OPRHP Commissioner Embarks on Statewide Tour to Highlight the Diversity of Activities Throughout Parks and Historic Sites System

New Centennial Website Will Provide Celebration Updates

Governor Kathy Hochul today previewed a year-long celebration of the centennial anniversary of the founding of New York’s statewide park and historic site system to take place in 2024. The celebration will both highlight and build upon one of New York State’s greatest environmental legacies. In 1924, Governor Alfred E. Smith and the State Legislature created the New York State Council of Parks while voters approved a $15 million bond act to build and enlarge a network of State parks, forging the New York State park and historic site system that New York State residents and visitors know and cherish today.

“New York State led the nation in creating a State park system for our citizens 100 years ago,” Governor Hochul said. “As we celebrate through next year, New York will continue to invest in our park system to support the State’s outdoor recreation economy, expand access to underserved communities, address the impacts of climate change, and position New York State as a top recreation destination.”

Commissioner Kulleseid is previewing the celebration with a two-day tour of parks and historic sites across the state, meeting with key partners and highlighting unique activities. Today, he will tour the landscape at Olana State Historic Site, ride a bike across the Walkway Over the Hudson State Historic Park, swim at Lake Welch in Harriman State Park, zipline and unveil a sand sculpture at Jones Beach State Park, and facilitate the nightly illumination of Niagara Falls State Park’s lights over the falls, making them Parks’ green and gold Centennial colors. On Thursday, he will experience a cannon blast at Old Fort Niagara State Historic Site, descend into the Cave of the Winds at Niagara Falls State Park, tour the longhouse at Ganondagan State Historic Site, paddle a crystal kayak at Green Lakes State Park, and visit performance venues at Saratoga Spa State Park.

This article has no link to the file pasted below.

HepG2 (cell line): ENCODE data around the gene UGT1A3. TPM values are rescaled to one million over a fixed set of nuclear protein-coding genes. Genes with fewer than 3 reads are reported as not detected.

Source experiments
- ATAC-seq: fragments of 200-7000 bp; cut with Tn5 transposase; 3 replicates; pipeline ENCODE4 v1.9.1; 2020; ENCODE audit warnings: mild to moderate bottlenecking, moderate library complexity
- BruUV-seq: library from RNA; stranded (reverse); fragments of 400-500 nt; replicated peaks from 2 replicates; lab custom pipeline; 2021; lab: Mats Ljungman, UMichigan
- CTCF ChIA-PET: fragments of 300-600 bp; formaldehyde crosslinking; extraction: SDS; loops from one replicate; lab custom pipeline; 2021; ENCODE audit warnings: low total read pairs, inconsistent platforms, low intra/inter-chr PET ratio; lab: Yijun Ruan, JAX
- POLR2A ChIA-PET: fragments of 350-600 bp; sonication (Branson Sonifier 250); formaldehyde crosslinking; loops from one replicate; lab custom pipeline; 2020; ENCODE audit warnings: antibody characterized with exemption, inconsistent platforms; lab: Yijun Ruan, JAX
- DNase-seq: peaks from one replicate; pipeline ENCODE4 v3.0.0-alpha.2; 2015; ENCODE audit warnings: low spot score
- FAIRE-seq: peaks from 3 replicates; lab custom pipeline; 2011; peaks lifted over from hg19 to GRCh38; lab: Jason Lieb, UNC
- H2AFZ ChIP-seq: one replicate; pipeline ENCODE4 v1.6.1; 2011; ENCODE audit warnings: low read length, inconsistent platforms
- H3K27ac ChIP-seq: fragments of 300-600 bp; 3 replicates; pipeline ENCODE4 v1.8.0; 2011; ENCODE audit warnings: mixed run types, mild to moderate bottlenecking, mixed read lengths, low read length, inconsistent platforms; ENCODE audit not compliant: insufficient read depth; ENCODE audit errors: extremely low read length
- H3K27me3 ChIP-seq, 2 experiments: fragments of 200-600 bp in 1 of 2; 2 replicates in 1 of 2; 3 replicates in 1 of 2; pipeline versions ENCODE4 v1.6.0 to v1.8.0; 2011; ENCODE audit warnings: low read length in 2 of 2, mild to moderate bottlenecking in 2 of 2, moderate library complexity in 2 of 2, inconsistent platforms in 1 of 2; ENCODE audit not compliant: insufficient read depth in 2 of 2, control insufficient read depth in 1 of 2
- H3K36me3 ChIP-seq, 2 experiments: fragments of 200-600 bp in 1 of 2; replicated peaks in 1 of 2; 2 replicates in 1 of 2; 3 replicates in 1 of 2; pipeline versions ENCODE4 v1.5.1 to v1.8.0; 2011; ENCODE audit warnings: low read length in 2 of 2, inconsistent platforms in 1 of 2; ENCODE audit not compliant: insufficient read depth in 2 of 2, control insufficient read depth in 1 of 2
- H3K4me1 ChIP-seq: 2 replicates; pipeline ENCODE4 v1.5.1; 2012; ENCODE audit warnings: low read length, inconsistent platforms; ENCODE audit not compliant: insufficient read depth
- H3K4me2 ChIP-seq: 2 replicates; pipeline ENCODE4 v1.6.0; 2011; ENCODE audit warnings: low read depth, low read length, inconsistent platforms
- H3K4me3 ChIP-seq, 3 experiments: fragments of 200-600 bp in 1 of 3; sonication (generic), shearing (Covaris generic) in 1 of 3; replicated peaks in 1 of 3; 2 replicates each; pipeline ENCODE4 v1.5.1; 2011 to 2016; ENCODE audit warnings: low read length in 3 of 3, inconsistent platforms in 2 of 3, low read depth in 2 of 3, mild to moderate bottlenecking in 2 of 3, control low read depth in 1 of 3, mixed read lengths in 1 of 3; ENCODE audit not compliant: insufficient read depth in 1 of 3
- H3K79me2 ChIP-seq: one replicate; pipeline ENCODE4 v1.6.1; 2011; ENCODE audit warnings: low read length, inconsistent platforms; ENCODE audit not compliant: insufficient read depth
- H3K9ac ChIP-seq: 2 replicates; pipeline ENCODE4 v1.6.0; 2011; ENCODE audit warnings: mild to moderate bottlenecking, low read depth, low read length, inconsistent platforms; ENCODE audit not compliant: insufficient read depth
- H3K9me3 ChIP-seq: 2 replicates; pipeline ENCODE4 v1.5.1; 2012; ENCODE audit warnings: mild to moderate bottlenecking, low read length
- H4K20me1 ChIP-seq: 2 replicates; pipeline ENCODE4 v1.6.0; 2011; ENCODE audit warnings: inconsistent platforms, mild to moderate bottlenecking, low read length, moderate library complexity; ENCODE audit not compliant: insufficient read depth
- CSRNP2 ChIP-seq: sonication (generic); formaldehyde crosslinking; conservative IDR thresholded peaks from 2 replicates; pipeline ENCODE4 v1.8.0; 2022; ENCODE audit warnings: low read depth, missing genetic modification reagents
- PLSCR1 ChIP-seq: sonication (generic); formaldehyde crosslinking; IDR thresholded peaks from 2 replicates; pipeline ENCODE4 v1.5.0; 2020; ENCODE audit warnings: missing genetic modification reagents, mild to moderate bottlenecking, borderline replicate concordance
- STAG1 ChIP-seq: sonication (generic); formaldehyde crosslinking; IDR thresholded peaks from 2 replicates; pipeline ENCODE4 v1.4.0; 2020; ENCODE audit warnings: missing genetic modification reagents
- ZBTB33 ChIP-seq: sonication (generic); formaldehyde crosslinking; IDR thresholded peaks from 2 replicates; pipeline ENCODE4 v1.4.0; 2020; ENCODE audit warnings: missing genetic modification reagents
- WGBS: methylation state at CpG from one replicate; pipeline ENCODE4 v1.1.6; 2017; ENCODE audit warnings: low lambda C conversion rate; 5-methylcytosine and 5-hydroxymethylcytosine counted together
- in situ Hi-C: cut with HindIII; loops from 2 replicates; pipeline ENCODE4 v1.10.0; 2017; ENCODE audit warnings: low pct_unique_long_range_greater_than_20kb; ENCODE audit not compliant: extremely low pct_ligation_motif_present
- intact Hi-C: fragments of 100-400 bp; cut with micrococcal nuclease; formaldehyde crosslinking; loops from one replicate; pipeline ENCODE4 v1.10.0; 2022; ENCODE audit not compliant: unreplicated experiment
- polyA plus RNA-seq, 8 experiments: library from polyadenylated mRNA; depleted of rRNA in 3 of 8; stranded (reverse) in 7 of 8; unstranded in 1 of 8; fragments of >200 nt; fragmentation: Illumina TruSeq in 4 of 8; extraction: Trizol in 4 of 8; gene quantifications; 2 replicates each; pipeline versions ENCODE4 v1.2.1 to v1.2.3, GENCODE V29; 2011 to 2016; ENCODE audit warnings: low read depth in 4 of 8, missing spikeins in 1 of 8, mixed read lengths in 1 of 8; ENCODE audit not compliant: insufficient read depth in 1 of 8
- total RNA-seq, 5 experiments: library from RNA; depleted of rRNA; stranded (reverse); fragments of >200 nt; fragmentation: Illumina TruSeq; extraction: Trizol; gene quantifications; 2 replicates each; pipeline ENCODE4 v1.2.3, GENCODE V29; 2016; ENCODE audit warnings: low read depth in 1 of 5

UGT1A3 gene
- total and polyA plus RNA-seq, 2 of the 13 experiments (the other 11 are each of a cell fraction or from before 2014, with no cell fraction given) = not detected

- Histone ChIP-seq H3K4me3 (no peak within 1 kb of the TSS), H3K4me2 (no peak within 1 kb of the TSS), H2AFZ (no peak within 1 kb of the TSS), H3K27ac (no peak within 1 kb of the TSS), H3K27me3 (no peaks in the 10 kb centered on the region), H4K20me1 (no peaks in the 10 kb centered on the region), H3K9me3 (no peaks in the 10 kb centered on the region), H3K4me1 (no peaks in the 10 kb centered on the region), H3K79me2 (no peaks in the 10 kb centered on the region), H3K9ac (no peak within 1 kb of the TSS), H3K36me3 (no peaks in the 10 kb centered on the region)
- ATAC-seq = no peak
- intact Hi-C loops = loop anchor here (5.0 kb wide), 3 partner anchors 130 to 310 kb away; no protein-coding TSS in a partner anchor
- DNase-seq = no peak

Across the state through 2024, New York will commemorate the state park centennial with hundreds of community celebrations, performances and special events led by the state park and historic site staff, the State Council of Parks and Park and Historic Site Friends Groups. There will be a new Centennial Challenge to encourage visitors to try a variety of new activities as they enjoy the parks and historic sites, special discounts on park admission fees and new opportunities to volunteer and promote park stewardship. A traveling exhibit on the history of New York State Parks will go on display at parks and historic sites throughout the state. State Parks will collect and share stories and photographs from the public to celebrate the memories made during the last century, as well as a new line of Centennial-themed New York State Parks merchandise from the parks store. New Yorkers can visit parks.ny.gov/100 to learn more about the Centennial.